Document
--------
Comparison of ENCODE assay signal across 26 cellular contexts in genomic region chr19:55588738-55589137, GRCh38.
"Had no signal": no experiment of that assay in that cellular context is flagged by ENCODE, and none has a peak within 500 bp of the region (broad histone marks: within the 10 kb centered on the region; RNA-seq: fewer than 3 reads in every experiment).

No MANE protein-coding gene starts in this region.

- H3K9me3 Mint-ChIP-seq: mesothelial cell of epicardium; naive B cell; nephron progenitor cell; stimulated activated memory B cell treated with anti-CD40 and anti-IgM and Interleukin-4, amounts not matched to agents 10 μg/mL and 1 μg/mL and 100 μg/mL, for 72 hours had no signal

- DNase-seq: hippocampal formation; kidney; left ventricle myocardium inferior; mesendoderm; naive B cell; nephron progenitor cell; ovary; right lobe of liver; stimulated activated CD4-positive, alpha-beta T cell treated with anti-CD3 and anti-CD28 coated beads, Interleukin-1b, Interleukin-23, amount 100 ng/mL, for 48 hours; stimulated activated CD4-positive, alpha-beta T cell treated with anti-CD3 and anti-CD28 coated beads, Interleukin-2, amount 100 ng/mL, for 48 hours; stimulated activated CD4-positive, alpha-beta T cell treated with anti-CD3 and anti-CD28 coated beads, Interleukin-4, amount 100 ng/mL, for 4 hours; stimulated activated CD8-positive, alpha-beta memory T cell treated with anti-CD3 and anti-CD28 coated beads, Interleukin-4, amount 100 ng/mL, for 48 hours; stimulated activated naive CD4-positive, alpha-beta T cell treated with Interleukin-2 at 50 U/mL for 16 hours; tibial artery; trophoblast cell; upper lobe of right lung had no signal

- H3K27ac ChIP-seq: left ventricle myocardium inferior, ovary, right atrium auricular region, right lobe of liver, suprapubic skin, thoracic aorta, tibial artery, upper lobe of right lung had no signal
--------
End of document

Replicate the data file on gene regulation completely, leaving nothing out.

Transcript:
Comparison of ENCODE assay signal across 26 cellular contexts in genomic region chr19:55588738-55589137, GRCh38.
"Had no signal": no experiment of that assay in that cellular context is flagged by ENCODE, and none has a peak within 500 bp of the region (broad histone marks: within the 10 kb centered on the region; RNA-seq: fewer than 3 reads in every experiment).

No MANE protein-coding gene starts in this region.

- H3K9me3 Mint-ChIP-seq: mesothelial cell of epicardium; naive B cell; nephron progenitor cell; stimulated activated memory B cell treated with anti-CD40 and anti-IgM and Interleukin-4, amounts not matched to agents 10 μg/mL and 1 μg/mL and 100 μg/mL, for 72 hours had no signal

- DNase-seq: hippocampal formation; kidney; left ventricle myocardium inferior; mesendoderm; naive B cell; nephron progenitor cell; ovary; right lobe of liver; stimulated activated CD4-positive, alpha-beta T cell treated with anti-CD3 and anti-CD28 coated beads, Interleukin-1b, Interleukin-23, amount 100 ng/mL, for 48 hours; stimulated activated CD4-positive, alpha-beta T cell treated with anti-CD3 and anti-CD28 coated beads, Interleukin-2, amount 100 ng/mL, for 48 hours; stimulated activated CD4-positive, alpha-beta T cell treated with anti-CD3 and anti-CD28 coated beads, Interleukin-4, amount 100 ng/mL, for 4 hours; stimulated activated CD8-positive, alpha-beta memory T cell treated with anti-CD3 and anti-CD28 coated beads, Interleukin-4, amount 100 ng/mL, for 48 hours; stimulated activated naive CD4-positive, alpha-beta T cell treated with Interleukin-2 at 50 U/mL for 16 hours; tibial artery; trophoblast cell; upper lobe of right lung had no signal

- H3K27ac ChIP-seq: left ventricle myocardium inferior, ovary, right atrium auricular region, right lobe of liver, suprapubic skin, thoracic aorta, tibial artery, upper lobe of right lung had no signal